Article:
These words have been uttered/written many times, though two separate, sad events of today beg for them to be pressed into service once again.
Nothing enhances demand for an artist's work more than word of their death
For those who stop by here to read that do not reside in Canada, the name Stompin' Tom Connors may draw a blank. To be fair, even for those Canucks who know his music, he had reached the peak of notoriety in the early seventies. Connors' quirky blend of shaggy-dog-story-telling folk blended humor with straightforward, three-chord country twang. Drawing on maritime roots helped to put an east coast spin on the final product. Fiercely patriotic, his songs name-checked Canadian destinations big and small, along with the provinces that held them.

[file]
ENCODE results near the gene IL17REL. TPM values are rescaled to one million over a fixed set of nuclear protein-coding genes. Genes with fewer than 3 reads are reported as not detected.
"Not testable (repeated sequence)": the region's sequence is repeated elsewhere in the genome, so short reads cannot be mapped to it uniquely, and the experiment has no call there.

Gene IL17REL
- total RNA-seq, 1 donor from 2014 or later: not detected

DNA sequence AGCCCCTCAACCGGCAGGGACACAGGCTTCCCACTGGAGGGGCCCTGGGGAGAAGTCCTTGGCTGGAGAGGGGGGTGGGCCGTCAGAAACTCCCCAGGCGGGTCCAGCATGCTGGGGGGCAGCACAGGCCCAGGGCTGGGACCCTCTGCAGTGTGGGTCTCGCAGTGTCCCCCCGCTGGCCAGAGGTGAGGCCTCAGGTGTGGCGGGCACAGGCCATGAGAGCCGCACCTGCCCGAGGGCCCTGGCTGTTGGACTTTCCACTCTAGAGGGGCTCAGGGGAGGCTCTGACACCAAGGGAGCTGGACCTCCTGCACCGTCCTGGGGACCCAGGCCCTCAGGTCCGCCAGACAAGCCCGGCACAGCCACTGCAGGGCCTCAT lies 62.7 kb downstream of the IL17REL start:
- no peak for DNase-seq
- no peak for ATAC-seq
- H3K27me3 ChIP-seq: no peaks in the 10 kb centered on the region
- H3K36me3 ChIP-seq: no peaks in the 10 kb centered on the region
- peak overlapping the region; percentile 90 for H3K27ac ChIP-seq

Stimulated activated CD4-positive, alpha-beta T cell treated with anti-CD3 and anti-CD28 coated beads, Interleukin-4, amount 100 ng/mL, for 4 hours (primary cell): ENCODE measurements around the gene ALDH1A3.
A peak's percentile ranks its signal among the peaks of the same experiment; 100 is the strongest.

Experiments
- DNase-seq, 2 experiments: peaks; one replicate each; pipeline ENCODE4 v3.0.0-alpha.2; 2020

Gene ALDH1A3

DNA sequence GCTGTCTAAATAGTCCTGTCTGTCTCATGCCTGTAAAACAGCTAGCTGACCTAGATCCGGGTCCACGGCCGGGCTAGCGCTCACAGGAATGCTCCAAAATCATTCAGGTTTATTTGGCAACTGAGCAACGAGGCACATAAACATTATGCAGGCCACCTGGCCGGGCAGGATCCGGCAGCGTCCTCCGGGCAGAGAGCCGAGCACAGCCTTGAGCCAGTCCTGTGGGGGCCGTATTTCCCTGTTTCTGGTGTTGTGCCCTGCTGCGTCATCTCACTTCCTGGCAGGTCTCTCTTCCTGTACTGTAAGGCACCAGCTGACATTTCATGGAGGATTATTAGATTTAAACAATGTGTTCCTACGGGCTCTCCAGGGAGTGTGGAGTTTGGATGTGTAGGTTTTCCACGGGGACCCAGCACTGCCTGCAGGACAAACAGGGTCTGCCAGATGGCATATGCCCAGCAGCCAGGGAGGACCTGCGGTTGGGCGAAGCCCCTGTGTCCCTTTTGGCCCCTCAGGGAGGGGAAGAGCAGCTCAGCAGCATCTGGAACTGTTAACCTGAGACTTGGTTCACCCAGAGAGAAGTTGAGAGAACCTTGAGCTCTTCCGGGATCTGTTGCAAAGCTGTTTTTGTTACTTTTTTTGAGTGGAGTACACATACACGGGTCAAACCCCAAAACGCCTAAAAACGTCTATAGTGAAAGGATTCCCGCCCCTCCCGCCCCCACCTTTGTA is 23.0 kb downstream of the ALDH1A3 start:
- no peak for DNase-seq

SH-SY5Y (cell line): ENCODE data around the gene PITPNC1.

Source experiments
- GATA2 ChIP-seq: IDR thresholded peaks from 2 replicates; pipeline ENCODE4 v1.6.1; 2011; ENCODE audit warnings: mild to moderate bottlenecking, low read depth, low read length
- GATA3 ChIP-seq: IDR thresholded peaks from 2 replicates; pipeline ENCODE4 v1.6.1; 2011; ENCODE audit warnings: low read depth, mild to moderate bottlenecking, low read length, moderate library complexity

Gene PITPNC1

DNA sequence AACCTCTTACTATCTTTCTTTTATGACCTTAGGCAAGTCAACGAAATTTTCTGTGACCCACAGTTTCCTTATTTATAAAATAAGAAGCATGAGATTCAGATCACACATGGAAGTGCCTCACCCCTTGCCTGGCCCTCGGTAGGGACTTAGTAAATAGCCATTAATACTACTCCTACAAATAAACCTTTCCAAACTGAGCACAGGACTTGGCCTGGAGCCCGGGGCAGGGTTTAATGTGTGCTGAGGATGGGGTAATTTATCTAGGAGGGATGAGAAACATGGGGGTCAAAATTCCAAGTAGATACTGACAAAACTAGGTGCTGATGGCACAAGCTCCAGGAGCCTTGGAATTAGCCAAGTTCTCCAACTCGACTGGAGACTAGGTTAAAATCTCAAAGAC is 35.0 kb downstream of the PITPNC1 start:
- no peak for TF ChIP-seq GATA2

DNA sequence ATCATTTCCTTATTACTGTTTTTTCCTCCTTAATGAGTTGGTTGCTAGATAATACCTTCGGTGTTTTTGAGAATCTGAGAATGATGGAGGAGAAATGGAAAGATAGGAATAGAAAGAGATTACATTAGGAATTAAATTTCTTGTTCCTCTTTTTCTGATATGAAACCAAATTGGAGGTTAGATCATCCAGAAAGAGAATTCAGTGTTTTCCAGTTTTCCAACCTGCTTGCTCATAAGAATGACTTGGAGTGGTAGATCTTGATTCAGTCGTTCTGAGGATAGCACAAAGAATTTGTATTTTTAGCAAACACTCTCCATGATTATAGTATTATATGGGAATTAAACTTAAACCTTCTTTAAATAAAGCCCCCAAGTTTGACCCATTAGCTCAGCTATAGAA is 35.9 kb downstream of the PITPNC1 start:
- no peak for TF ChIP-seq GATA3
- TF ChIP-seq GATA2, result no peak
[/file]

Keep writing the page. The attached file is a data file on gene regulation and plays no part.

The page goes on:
Connors passed away today at age 77, leaving fans, friends and family to mourn him.
Alvin Lee found an international audience in the late sixties as a guitar virtuoso. His work with Ten Years After was innovative, mixing rock, blues and occasional forays into jazz. Sealing the deal as a major act with an appearance at the inaugural Woodstock festival, Lee followed this by scoring a huge hit with "I'd Love to Change the World" in 1971. Always somewhat underrated in terms of the big brand-name guitar legends, he was well respected by his peers.
Lee also left the planet today, age 68.
These two figures were worlds apart in every respect but one: Both had reached career heights decades earlier and, for the most part, had long faded from public view. Inevitably, their work will be reevaluated by those who genuinely appreciated what they had done. Conversely, the uninitiated will discover some of the charms that brought each to prominence in the first place. Sadly, it often takes mortality to bring (or refocus) attention to the artistry of the recently departed.
Both will be missed...